Certainly anyone who has ever done any hiring understands that there's no "one size fits all" scenario when it comes to interviewing an applicant or choosing the best person for the job. But there should be a fairness to the process. One person should not be grilled on a certain topic that is not even brought up to another candidate. It just makes sense to want to get answers from everyone on a particular subject. And if those questions lead to more questions that aren't necessarily asked of everyone, that's an understandable part of the process. We would hope applicants would engage with commissioners during the interview in order for the commission to get a deeper understanding of who the applicant is before he or she is hired. But certain topics need to be part of that interview process. Routine questions should only be the beginning of a conversation with an applicant.

Sexton said that although there should be some subjectivity, the process should be more objective than it so that everyone has an equal chance. Sexton says certain things he looks for are integrity, character, if a candidate has a criminal background and if he or she is committed to staying in the city. Those types of questions are ones that all employers should want to know about candidates for jobs, and that's especially true of anyone we expect to trust in a police or fire uniform.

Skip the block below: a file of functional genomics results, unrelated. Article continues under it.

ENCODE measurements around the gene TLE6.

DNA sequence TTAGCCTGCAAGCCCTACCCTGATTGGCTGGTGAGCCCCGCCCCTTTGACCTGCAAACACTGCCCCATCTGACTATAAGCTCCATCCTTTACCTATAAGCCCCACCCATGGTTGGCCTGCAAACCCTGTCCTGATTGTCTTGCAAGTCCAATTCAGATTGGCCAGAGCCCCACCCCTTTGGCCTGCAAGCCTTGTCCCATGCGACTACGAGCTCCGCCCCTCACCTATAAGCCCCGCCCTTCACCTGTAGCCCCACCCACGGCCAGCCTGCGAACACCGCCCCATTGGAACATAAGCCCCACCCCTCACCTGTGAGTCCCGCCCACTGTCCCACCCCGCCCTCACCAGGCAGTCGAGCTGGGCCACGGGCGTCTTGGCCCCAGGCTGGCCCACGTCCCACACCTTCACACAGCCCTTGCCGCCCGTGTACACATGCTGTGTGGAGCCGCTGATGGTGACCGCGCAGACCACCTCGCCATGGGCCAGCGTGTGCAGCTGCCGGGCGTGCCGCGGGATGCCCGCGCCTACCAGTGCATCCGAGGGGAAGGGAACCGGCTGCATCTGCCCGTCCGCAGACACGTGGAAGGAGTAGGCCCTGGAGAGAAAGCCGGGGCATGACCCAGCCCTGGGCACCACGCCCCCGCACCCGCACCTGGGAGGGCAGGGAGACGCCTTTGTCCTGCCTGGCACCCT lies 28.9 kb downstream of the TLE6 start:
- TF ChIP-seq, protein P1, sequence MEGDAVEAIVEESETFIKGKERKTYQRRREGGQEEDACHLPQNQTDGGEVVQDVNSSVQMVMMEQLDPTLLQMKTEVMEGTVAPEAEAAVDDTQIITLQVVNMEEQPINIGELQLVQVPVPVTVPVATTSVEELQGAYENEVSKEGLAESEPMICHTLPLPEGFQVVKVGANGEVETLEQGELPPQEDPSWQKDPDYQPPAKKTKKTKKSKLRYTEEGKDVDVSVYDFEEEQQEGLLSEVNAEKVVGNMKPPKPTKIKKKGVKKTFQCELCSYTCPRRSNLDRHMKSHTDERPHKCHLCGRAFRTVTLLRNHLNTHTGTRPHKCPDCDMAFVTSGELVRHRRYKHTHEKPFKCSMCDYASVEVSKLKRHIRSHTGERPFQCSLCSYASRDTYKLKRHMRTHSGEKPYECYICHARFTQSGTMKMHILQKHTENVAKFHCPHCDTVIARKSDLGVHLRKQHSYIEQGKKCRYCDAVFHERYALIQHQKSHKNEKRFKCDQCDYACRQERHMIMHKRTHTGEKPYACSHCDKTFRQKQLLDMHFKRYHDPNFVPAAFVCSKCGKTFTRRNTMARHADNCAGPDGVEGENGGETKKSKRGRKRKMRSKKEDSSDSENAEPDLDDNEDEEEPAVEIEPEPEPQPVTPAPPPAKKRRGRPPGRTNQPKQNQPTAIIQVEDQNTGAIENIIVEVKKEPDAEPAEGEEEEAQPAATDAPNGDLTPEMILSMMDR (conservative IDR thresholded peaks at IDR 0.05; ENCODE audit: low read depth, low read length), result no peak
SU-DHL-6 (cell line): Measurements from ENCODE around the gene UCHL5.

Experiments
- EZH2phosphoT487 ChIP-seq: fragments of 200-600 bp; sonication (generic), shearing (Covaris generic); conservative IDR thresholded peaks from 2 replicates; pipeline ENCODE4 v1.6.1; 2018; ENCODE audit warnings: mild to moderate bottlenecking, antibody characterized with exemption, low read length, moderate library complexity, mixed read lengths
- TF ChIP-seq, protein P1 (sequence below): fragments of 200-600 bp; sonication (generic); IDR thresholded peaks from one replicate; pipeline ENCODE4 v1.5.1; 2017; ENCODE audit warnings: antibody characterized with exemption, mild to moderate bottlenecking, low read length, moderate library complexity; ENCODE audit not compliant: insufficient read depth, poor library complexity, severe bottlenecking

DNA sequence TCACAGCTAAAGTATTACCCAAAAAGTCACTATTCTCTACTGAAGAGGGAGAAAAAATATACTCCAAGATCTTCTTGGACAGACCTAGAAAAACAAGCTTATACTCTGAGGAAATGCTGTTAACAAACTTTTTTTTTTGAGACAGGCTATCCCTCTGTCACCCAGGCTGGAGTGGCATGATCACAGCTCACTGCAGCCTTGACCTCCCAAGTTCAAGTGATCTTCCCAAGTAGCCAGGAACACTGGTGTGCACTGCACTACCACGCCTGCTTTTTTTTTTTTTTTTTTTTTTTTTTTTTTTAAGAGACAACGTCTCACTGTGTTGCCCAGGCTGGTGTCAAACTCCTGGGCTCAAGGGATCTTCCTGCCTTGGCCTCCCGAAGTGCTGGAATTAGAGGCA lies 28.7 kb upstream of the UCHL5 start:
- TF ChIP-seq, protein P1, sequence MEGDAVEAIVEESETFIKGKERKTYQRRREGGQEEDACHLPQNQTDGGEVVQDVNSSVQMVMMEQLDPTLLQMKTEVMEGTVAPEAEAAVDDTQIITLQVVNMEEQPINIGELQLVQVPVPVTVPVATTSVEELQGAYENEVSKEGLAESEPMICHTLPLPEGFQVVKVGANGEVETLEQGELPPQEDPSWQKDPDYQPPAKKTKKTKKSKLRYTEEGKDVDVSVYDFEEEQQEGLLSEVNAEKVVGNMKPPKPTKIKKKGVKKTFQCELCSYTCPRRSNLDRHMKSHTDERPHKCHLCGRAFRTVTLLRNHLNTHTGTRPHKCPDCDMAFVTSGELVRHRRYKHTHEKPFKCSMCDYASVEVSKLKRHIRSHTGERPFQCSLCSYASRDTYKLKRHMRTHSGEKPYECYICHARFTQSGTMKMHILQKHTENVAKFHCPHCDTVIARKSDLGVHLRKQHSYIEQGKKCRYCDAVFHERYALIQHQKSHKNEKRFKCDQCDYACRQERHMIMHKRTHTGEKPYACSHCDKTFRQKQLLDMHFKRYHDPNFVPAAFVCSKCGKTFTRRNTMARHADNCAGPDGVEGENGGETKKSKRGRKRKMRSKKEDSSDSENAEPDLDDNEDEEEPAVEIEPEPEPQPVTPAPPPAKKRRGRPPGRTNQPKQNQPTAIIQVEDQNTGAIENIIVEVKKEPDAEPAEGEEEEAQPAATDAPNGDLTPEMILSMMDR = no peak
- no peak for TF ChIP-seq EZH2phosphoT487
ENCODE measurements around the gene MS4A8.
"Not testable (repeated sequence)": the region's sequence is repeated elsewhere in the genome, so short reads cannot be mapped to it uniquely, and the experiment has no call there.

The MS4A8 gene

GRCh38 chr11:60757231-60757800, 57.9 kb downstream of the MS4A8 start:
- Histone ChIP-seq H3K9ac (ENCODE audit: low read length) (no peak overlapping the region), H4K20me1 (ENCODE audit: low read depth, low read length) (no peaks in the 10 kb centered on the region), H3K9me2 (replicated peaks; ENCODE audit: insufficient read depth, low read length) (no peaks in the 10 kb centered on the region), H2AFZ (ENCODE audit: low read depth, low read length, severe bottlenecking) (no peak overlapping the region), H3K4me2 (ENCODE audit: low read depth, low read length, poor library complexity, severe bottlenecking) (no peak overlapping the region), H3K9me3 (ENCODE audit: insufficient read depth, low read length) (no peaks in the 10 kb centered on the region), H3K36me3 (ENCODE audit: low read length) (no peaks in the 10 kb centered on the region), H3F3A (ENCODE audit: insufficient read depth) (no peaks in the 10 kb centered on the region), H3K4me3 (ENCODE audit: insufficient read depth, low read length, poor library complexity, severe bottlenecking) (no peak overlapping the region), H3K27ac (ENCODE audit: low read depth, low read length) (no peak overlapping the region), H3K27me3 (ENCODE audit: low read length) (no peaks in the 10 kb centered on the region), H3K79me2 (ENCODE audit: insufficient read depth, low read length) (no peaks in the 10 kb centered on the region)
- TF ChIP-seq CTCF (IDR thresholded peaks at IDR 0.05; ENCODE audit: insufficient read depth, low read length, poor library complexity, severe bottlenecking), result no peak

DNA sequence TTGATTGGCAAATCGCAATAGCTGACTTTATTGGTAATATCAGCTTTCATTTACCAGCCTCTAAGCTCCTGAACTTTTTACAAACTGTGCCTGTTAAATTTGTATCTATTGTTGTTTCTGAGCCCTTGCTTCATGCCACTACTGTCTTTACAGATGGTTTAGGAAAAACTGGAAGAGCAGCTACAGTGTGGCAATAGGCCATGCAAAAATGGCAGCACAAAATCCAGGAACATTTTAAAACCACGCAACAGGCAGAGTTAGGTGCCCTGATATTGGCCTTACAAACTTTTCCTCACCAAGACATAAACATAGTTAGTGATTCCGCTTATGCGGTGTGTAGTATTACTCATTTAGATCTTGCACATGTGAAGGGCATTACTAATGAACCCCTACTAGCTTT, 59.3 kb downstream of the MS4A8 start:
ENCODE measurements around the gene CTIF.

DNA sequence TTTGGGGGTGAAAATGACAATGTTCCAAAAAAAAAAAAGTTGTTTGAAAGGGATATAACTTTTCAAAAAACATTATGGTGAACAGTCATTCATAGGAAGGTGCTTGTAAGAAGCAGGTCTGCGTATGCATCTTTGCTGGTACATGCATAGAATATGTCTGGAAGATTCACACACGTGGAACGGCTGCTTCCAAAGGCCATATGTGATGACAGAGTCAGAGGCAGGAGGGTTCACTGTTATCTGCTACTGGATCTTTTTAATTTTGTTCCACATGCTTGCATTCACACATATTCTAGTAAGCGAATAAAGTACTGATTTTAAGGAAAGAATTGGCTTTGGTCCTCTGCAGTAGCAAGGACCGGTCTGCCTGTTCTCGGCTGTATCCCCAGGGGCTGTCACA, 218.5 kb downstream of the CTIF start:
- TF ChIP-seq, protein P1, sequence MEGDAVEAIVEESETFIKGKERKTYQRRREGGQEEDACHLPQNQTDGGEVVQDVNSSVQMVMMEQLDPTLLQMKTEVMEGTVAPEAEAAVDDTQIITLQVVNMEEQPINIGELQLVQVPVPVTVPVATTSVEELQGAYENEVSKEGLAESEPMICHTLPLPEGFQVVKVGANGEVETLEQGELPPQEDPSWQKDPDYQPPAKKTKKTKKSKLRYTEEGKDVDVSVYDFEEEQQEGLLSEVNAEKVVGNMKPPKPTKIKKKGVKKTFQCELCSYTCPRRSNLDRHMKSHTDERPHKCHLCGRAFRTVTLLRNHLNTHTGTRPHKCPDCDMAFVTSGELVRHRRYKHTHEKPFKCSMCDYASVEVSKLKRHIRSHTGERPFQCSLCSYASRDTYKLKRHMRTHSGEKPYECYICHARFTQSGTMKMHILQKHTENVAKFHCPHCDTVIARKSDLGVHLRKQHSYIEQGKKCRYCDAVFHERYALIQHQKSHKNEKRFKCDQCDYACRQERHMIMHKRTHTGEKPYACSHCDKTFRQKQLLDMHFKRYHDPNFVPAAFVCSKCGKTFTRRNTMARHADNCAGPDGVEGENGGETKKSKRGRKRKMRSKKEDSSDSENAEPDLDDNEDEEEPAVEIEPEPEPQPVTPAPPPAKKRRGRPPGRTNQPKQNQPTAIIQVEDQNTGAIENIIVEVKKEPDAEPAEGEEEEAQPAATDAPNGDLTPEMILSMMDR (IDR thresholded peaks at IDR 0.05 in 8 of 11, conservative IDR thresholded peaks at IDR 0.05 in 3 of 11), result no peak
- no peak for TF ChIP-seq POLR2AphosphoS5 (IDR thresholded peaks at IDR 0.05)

The Civil Service Commission has sometimes split up and interviewed applicants, which means applicants weren't necessarily being asked the same questions. How well the interview went could depend on what questions were — or weren't — asked. By creating a standard list of questions, the commission will be able to compare answers from each candidate in a more routine way, meaning candidates who weren't asked certain questions won't get an advantage. Applicants can't be penalized when he or she isn't given the opportunity to answer a question that isn't asked.

There is not a definite date for when that is expected to be completed, although January would be ideal, according to Fort Smith's human resources director, and we agree. Start off the new year with a plan in place that will create a more routine way of interviewing these candidates.

We are glad to see the effort being made to streamline the interview process. Like Civil Service Commissioner Marty Shell said recently, we, too, want applicants who want to retire from the Fort Smith police and fire departments. That should be the goal of anyone looking to hire — finding someone who's right for the job and who wants to stick around. We hope making the interview process more standardized helps the city find those people. Creating a more routine and fair system can only help.

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Northwest Arkansas Democrat-Gazette. Nov. 28, 2017.

The Washington County Quorum Court should start its budget process now ... for 2019.

The 15-member panel elected by Washington County voters recently completed its annual construction of a budget for the coming year. The process wasn't pretty and it's hardly noticeable that they accomplished anything one might refer to as budget reform. Having rejected the notion of restoring a general fund millage of 3.9 mills to its 2011 level of 4.4 mills, the justices of the peace talked a lot about how the county is on a budgetary Titanic at some point in the future, and a lot about how adopting a budget without any serious cuts in spending would amount to "kicking the can down the road."